• 1/4 cup toasted pumpkin seeds (recipe below)
  • Croutons


    1. HEAT a saucepan or stockpot over medium-high heat until hot. Add the olive oil, then quickly add the onions and scallions. Stir.

    2. TURN the heat down to medium. Sauté until the onions start to caramelize, about 10 to 12 minutes. Stir in the sherry. Add the cinnamon, cloves, nutmeg, salt, cayenne and pumpkin, and mix well.

    3. ADD the chicken stock and stir until all of the ingredients are well blended.

    4. LOWER the heat and simmer for 20 minutes, until the soup starts to thicken slightly. If the soup is too thick, add more chicken stock or water, a half cup at a time. Turn off the heat.

    5. FILL a blender halfway with the soup and half of the cream cheese, and blend unit smooth. Pour into the soup pot. Continue the process with the rest of the soup and cream cheese until everything has been blended.

    6. PLACE the soup pot back on the stove and heat through. Serve piping hot, garnished with a dollop of sour cream, finely chopped scallions, chopped jalapeño and pomegranate seeds; a drizzle of olive, pumpkin or walnut oil; and the pumpkin seeds (recipe below).


    This recipe is adapted from one from Elise on You can see the step-by-step process with photos.

    With Elise’s technique, first boiling the seeds in salted water allows salt to permeate the seeds, not just coat the outside. If they’re properly toasted and are from small to medium size pumpkins, she notes, they can be eaten shells and all.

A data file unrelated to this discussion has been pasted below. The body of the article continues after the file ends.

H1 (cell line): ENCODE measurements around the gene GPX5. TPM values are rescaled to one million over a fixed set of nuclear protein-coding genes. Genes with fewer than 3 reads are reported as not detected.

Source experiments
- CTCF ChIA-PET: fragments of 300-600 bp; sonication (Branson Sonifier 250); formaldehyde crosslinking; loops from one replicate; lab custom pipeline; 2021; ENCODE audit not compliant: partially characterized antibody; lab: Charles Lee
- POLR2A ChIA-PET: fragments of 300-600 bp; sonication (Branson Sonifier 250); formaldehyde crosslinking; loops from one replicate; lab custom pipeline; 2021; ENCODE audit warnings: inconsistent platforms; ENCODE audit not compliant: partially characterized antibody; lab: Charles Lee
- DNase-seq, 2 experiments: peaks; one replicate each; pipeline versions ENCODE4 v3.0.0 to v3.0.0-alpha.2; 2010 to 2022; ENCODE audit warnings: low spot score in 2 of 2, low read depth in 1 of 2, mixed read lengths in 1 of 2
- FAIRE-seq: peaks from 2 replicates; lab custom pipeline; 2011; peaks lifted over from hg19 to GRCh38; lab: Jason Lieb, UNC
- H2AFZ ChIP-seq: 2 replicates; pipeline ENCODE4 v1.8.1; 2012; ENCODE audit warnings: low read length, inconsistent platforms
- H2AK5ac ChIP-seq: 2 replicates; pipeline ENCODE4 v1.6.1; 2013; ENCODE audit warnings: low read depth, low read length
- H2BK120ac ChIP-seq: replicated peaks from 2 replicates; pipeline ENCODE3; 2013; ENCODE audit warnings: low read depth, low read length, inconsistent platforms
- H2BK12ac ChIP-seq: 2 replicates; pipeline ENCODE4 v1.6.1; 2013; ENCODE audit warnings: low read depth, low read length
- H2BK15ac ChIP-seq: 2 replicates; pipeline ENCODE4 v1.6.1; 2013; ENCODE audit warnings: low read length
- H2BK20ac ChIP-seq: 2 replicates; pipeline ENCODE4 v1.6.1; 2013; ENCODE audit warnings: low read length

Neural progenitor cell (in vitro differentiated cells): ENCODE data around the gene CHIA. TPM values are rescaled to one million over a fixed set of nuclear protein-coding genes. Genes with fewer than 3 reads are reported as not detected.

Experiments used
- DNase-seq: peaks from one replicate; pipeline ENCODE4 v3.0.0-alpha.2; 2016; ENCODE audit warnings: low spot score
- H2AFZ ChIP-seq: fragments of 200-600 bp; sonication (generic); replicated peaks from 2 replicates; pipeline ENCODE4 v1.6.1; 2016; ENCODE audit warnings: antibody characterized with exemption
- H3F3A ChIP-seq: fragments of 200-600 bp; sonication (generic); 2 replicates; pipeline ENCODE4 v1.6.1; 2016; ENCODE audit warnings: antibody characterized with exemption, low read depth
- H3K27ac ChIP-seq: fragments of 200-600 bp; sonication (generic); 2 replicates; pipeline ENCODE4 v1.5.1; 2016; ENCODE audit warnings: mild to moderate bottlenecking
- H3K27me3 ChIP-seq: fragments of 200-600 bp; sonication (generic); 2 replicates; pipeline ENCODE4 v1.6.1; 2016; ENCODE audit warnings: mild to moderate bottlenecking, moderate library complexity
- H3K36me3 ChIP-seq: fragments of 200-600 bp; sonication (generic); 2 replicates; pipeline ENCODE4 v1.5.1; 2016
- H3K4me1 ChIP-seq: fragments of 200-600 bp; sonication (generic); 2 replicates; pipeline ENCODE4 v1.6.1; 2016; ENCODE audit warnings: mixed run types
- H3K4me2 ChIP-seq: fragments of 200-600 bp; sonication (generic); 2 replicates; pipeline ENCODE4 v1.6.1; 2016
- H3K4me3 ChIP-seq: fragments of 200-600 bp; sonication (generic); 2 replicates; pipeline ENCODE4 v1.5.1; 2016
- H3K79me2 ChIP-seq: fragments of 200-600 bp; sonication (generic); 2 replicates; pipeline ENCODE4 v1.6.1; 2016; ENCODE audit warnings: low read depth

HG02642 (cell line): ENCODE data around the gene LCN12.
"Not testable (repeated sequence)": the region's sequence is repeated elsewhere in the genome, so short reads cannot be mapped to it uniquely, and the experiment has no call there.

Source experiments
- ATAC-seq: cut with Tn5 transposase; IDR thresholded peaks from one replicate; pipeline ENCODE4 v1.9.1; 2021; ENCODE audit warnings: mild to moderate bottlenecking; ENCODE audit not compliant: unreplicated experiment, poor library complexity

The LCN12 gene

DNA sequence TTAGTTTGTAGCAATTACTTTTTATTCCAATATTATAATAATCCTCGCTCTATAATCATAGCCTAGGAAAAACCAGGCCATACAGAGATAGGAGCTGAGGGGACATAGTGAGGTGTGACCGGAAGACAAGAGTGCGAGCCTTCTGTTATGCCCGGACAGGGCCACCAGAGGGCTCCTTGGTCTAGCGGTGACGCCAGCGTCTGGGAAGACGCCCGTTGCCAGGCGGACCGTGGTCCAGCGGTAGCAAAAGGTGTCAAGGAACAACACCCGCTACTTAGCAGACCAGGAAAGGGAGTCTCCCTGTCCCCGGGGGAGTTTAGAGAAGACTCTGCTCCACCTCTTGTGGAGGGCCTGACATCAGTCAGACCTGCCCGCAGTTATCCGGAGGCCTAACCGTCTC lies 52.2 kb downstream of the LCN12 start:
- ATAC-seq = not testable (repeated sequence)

• Raw pumpkin seeds
  • Water
  • Salt
  • Olive oil



    Carve the pumpkin, roast the seeds. Top photo courtesy Starling Farms. Bottom hoto courtesy Elise | Simply Recipes.


    1. USE a strong metal spoon to scrape the seeds and strings from the inside of the pumpkin. Place in a colander and run under water to rinse and separate the seeds.

    2. MEASURE the pumpkin seeds in a cup measure. Place the seeds in a medium saucepan. Add 2 cups of water and 1 tablespoon of salt to the pan for every half cup of pumpkin seeds. Add more salt if you would like your seeds to be saltier.

    3. BRING the salted water and pumpkin seeds to a boil. Let simmer for 10 minutes. Remove from the heat and drain.

    4. PREHEAT the oven to 400°F. Toss the seeds in oil and spread out in a single layer in a baking pan or rimmed baking sheet.

    5. BAKE on the top rack until the seeds begin to brown, 5-20 minutes, depending on the size of the seeds (small pumpkin seeds may toast in 5 minutes, large pumpkin seeds may take up to 20 minutes). Keep an eye on the pumpkin seeds so they don’t get over-toasted. When lightly browned…

    6. REMOVE the pan from the oven and let cool on a rack until ready to serve. Test to see if you enjoy the seeds whole. If not, crack to remove the inner seeds.



    TIP OF THE DAY: Celeriac, Celery Root, A Root By Any Name

    Celeriac, Celery Root

    Celery Root

    TOP PHOTO: It’s not a beauty, but you’ll be hooked by its delicious, distinctive flavor. Photo courtesy The Chef’s Garden. BOTTOM PHOTO: Use the tops as garnish and in salads, soup stocks and stir frys. Courtesy Good Eggs |San Francisco.


    If you were asked to name root vegetables, you probably would overlook celery root, even though it has “root” in its name.

    Celery root is a large, gnarled globe—perhaps the least attractive item in the produce section.

    But peel away the skin and you’ll discover creamy flesh like a parsnip’s, to which it is related. Its botanical family, Apiaceae—commonly known as the carrot or parsley family—includes numerous* well-known vegetables. While not a relative, it can be cooked in the same way as potatoes.

    We grew up in an era and in a town with a wealth of old school French restaurants, presenting the cuisine of Escoffier and other seminal French chefs. Our favorite appetizer was céleri remoulade, a classic French first course.

    To make it, the raw celery root knob is peeled and julienned (cut into matchsticks). It is then dressed with rémoulade sauce, a homemade mayonnaise flavored with Dijon mustard. It was served to us in a lettuce cup, sometimes atop greens. Think of a gourmet cousin of cole slaw. We couldn’t get enough of it.

    Here’s a video recipe for céleri remoulade.